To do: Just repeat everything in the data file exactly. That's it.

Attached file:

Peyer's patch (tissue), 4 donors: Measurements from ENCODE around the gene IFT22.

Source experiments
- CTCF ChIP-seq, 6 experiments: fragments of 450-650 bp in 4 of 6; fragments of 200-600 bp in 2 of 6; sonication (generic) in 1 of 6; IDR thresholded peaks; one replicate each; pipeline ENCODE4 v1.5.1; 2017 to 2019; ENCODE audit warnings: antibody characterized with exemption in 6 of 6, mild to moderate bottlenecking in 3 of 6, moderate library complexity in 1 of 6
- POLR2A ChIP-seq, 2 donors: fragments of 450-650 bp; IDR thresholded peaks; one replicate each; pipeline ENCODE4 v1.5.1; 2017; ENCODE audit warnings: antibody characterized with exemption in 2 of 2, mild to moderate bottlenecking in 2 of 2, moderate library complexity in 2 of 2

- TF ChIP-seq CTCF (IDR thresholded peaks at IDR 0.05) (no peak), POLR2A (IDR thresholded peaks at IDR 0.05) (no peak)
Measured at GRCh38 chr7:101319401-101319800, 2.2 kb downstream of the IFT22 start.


Peyer's patch (tissue), 4 donors: Measurements from ENCODE around the gene IFT22.

Source experiments
- CTCF ChIP-seq, 6 experiments: fragments of 450-650 bp in 4 of 6; fragments of 200-600 bp in 2 of 6; sonication (generic) in 1 of 6; IDR thresholded peaks; one replicate each; pipeline ENCODE4 v1.5.1; 2017 to 2019; ENCODE audit warnings: antibody characterized with exemption in 6 of 6, mild to moderate bottlenecking in 3 of 6, moderate library complexity in 1 of 6
- POLR2A ChIP-seq, 2 donors: fragments of 450-650 bp; IDR thresholded peaks; one replicate each; pipeline ENCODE4 v1.5.1; 2017; ENCODE audit warnings: antibody characterized with exemption in 2 of 2, mild to moderate bottlenecking in 2 of 2, moderate library complexity in 2 of 2

- TF ChIP-seq CTCF (IDR thresholded peaks at IDR 0.05) (no peak), POLR2A (IDR thresholded peaks at IDR 0.05) (no peak)
Measured at GRCh38 chr7:101319401-101319800, 2.2 kb downstream of the IFT22 start.